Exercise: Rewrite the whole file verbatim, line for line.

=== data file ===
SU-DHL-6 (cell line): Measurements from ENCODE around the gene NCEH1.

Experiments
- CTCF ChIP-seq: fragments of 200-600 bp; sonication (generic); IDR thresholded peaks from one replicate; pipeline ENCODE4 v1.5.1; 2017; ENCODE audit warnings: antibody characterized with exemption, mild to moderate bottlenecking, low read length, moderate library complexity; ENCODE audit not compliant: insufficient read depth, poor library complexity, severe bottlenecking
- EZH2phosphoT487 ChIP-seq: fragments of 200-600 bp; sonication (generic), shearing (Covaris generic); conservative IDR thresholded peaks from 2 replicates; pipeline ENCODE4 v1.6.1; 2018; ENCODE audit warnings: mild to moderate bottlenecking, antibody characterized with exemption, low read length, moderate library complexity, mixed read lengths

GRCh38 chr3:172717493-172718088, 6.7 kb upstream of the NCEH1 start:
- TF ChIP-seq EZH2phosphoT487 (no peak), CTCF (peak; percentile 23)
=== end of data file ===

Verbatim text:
SU-DHL-6 (cell line): Measurements from ENCODE around the gene NCEH1.

Experiments
- CTCF ChIP-seq: fragments of 200-600 bp; sonication (generic); IDR thresholded peaks from one replicate; pipeline ENCODE4 v1.5.1; 2017; ENCODE audit warnings: antibody characterized with exemption, mild to moderate bottlenecking, low read length, moderate library complexity; ENCODE audit not compliant: insufficient read depth, poor library complexity, severe bottlenecking
- EZH2phosphoT487 ChIP-seq: fragments of 200-600 bp; sonication (generic), shearing (Covaris generic); conservative IDR thresholded peaks from 2 replicates; pipeline ENCODE4 v1.6.1; 2018; ENCODE audit warnings: mild to moderate bottlenecking, antibody characterized with exemption, low read length, moderate library complexity, mixed read lengths

GRCh38 chr3:172717493-172718088, 6.7 kb upstream of the NCEH1 start:
- TF ChIP-seq EZH2phosphoT487 (no peak), CTCF (peak; percentile 23)